Tel: 031 206 2889
Cell: 083 450 3270
Send us an e-mail
Visit our web site
||500 Esther Roberts Rd
||Mon to Fri: 8am-4pm
Sat & Sun: 10am–2pm
closed on pub holidays
closed xmas & ny
Children under: 6-12 years: R20
Children under 5 years: Free
These entrance fees include a 45 minute guided tour
||From 10 years - All ages
Three floor Victorian mansion
The museum was started in 2000 as a small private museum, and has since expanded to host one of the biggest and most spectacular collections of African arts and crafts in the world.
The collection is held in Roberts House, a fully restored Victorian national monument, in Glenwood, Durban, South Africa.
Three floors of the Victorian mansion are packed with Zulu beadwork, earplugs, wire baskets, milk-pails, beer-pots and fertility dolls ; Ndebele blankets and ceremonial items, and artefacts from the eastern Cape, Namibia and Kenya.
The most popular exhibit is the life-size marionette room, where thirty life-size puppets are adorned with ceremonial dress from all over Southern Africa. This collection was exhibited at ABC Home, in Manhattan, New York, over the festive season 2008/2009, to great acclaim.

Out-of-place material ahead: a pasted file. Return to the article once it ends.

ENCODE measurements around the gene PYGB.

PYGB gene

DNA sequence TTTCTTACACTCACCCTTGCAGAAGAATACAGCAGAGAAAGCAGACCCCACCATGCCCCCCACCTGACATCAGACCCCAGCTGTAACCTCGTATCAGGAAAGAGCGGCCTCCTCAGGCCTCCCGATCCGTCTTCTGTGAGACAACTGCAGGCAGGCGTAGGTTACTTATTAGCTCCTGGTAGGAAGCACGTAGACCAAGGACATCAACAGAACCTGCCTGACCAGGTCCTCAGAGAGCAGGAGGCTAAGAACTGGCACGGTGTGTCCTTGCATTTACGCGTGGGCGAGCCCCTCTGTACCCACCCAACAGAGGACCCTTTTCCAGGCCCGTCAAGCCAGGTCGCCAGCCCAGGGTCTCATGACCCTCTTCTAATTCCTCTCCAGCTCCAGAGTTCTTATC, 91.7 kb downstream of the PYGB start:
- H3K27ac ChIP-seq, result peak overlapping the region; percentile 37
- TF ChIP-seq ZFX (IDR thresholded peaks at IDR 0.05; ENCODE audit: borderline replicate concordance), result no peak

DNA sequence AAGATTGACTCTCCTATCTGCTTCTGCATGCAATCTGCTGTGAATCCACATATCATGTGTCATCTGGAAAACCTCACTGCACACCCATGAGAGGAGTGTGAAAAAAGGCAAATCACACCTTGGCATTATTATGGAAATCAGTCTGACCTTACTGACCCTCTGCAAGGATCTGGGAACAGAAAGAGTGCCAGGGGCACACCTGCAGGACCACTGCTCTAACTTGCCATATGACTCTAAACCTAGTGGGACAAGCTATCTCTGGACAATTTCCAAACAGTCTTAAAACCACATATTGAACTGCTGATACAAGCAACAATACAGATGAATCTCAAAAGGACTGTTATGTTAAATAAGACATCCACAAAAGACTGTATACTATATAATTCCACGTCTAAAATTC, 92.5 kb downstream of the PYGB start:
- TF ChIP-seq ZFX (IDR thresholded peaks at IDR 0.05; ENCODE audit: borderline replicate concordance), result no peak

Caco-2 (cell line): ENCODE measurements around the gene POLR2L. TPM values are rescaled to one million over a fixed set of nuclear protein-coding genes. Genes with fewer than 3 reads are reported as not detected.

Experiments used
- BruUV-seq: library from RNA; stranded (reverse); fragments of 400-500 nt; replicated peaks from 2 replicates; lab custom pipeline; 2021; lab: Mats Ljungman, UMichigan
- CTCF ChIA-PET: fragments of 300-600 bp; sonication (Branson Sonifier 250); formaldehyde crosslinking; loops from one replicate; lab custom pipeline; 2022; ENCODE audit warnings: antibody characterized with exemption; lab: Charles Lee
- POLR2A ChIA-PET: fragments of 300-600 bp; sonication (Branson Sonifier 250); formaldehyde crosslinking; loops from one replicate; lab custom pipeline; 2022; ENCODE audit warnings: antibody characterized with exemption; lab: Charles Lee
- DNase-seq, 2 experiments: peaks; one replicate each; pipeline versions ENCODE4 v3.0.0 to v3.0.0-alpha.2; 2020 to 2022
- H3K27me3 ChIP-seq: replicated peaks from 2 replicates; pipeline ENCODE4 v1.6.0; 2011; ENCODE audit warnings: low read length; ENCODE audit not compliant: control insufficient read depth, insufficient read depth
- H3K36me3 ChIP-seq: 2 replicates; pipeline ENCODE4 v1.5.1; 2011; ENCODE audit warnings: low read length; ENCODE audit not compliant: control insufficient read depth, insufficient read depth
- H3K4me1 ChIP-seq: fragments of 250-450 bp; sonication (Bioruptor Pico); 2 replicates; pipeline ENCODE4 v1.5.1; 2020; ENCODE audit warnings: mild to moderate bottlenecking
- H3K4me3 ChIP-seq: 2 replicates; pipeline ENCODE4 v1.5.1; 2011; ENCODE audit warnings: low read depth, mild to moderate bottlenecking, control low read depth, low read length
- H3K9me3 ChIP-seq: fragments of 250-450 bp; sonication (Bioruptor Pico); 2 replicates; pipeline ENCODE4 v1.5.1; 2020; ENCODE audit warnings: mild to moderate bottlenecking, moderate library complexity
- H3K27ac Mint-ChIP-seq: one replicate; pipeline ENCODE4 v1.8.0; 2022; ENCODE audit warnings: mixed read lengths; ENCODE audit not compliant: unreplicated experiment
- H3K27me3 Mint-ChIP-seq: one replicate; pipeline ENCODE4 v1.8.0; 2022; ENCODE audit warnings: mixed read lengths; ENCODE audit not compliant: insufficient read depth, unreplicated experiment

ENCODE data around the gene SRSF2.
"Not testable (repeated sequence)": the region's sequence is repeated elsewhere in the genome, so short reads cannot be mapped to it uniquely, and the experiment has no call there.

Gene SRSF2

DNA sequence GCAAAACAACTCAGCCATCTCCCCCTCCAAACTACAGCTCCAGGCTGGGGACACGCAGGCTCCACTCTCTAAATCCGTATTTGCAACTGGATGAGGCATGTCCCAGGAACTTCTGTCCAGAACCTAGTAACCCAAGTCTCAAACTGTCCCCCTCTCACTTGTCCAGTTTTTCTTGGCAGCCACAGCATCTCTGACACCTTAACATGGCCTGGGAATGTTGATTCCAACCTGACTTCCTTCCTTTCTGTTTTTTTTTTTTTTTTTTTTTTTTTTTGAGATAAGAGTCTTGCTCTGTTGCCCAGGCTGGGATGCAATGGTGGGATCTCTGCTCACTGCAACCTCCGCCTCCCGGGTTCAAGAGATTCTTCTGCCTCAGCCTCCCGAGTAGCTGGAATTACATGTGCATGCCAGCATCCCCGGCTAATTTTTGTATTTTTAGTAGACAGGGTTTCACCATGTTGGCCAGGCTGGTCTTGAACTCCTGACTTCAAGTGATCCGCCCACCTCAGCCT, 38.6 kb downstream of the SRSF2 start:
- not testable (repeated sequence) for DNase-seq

Museum hostess and tour-guide, Phumzile Nkosi, is a real treasure. Descended from Swazi Royalty,she is the ‘human face’ of the museum, and is extremely popular with visitors. Tours can last between 20 minutes to an hour, depending on the time-constraints of the visitor.
The museum hosts cultural workshops and functions. Regular live music evenings provide a platform for local and visiting artists to showcase original material.
The publishing division, Phansi Publishing, publishes short runs of specialist-interest arts, crafts and cultural literature. It has for the last 10 years produced an annual calendar which has become an iconic collecters item, adorning the walls of rural schools and boardrooms alike.
The museum has a partnership with the Amazwi Abesifazane (Voices of Women) memory cloth project, and houses an archive of over 2000 memory cloths, exhibiting groups of these on a rotating basis.
The BAT Shop has recently relocated from the BAT Centre to the museum, and sells funky original contemporay local crafts.
The museum coffee shop Ikhishi’ serves fabulous light meals and great coffee.
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